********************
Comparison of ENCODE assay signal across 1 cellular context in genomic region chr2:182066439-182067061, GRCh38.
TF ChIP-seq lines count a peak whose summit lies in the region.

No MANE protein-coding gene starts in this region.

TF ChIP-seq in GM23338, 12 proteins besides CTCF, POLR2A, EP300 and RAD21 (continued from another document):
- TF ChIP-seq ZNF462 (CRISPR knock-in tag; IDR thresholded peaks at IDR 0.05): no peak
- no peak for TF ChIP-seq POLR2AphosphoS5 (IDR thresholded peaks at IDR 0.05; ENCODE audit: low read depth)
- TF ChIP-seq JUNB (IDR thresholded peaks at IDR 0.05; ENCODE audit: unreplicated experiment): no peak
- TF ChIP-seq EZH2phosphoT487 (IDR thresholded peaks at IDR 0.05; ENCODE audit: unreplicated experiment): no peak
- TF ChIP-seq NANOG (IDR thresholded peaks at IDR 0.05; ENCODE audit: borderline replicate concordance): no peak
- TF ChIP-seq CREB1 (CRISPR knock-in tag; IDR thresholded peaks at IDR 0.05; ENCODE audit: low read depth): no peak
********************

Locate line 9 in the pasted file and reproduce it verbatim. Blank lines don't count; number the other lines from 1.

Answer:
- TF ChIP-seq NANOG (IDR thresholded peaks at IDR 0.05; ENCODE audit: borderline replicate concordance): no peak